Category Archives: placebo effect

Fibromyalgia, Evidence Based Medicine and ‘Complementary / Alternative’ Practices

“Question everything”, Maria Mitchell

Frustrated that there is not much hope for relief from the usual medical system and its approach to fibromyalgia, many turn for help to practitioners who provide either complementary or alternative medicine (C/AM). The differences between the latter two is an artifical separation since they both entail using concoctions, therapies, herbs, or homeopathic remedies that are one and the same. The more interesting issue is how  they differ from the traditional scientific ‘western’ medical approach, or what has been known as ‘allopathic’ medicine, or now commonly referred to as ‘evidence based medicine’ (EBM) of health care. However, within this discussion I do not refer to EBM as within the domain of CAM as many ‘alternate’ practitioners are prone to do.

What makes something considered to be complementary or alternative as opposed to mainstream, or scientifically based medicine?  Sometimes this distinction becomes blurred and confused with one another, for example, taking vitamins or supplements. Are they the domain of EBM or AM ?  Is it because there are scientific experiments that provide evidence that specific vitamins are essential for healthy living, as in the recent data on Vitamin D? As usual, I have more questions than answers. Sometimes the issues are not clear cut with many shades of gray.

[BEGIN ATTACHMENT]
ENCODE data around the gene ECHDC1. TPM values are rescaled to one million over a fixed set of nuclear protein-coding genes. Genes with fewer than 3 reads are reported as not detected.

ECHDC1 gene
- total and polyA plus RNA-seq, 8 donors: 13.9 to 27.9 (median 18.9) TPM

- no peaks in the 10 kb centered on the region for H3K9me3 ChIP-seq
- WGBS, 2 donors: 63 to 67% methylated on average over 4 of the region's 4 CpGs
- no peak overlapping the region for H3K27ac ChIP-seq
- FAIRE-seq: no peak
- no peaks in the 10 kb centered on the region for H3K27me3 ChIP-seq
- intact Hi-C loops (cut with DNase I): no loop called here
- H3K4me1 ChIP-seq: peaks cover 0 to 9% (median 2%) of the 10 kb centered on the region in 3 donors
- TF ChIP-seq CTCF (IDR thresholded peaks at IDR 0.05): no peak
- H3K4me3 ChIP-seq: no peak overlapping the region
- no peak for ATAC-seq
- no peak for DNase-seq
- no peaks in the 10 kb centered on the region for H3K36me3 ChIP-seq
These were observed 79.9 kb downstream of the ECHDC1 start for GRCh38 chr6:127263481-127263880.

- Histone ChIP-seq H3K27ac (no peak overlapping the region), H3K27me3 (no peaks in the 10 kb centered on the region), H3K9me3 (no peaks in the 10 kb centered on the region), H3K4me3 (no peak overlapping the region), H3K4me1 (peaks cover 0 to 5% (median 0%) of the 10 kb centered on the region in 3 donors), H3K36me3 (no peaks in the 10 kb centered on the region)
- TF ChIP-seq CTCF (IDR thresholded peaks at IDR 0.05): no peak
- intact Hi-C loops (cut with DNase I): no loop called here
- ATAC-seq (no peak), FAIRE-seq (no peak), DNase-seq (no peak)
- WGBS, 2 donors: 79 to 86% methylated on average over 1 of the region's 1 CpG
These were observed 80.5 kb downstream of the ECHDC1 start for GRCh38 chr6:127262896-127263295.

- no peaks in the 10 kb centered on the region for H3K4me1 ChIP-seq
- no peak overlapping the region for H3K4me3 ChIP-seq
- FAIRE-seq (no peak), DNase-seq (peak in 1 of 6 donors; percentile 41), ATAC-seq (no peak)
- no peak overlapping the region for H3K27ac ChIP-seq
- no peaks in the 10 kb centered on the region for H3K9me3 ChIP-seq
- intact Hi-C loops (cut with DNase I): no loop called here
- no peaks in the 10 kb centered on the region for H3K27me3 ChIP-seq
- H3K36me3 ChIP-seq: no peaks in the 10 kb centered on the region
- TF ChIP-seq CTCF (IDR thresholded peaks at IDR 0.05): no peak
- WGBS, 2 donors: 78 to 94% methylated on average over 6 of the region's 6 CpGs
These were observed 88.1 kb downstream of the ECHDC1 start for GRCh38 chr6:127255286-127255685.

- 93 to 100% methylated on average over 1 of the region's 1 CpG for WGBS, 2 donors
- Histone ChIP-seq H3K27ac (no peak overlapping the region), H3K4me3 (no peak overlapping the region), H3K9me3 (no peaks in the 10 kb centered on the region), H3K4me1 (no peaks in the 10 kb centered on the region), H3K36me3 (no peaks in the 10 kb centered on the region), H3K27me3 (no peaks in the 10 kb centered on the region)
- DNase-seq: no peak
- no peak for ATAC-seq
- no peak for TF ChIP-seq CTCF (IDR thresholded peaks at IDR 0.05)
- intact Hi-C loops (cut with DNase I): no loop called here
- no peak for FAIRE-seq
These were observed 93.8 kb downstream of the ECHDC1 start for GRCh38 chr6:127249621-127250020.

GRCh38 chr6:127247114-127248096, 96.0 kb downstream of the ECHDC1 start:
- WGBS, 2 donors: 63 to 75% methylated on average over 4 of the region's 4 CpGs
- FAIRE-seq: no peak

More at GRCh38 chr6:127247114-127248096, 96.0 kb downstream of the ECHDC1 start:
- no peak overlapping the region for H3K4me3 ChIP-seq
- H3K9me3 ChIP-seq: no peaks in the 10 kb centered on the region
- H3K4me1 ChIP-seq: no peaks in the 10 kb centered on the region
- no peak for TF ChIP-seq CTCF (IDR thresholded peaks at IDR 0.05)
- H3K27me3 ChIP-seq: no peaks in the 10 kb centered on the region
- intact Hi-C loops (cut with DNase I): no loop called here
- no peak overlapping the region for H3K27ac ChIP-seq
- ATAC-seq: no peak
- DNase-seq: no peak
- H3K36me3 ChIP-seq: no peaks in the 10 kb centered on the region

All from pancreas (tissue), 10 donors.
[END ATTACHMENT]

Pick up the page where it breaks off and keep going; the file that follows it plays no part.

Continue reading

Fibromyalgia and food: “thy food shall be thy remedy”(Hippocrates)

Eating can be one of life’s greatest joys. Eating for comfort can have an immediate effect on our moods, and it can often result in guilt. Eating can be a social event, or it can be done in private. Eating is sometimes only done to keep one alive. Eating a specific way is often done to either reduce weight, or gain weight. Eating often reflects cultural and ethnic backgrounds, and can be a way to show love to others. Eating and dieting go hand in hand and can bring about hope. So, is there hope for those who have fibromyalgia that in eating  particular kinds of food, and abstaining from others will bring about much needed relief? Is it realistic to give advice across the realm to those with FMS without taking individual factors into consideration?

Along with exercise, eating specific kinds of foods has become the sensible and popular  approach to good health in the 21st century. Fatty, salty and highly processed foods, as well as caffeine, colas, sugar, aspartame, preservatives and MSG should be avoided as much as possible in order to maintain a healthy lifestyle. We hear this advice often( See for example, the book The End of Overeating, by David A. Kessler) . Even more than one alcoholic beverage per day should be avoided. The issue of obesity is becoming a grave concern among health professionals, as is its polar opposite: anorexia. Furthermore, in order to enhance a healthy diet, eating locally and organically is highly recommended. But, what of the people who cannot afford to buy organically, who are often so fatigued that fast foods are easier on the body than hours of food preparation, who are living on a reduced income and cannot afford fresh fruit and vegetables? The literature on fibromyalgia is replete with advice about which foods to eat and which to avoid. Rarely does the literature take into account the challenges that face the sufferer who cannot meet the requirements for healthy eating.

Continue reading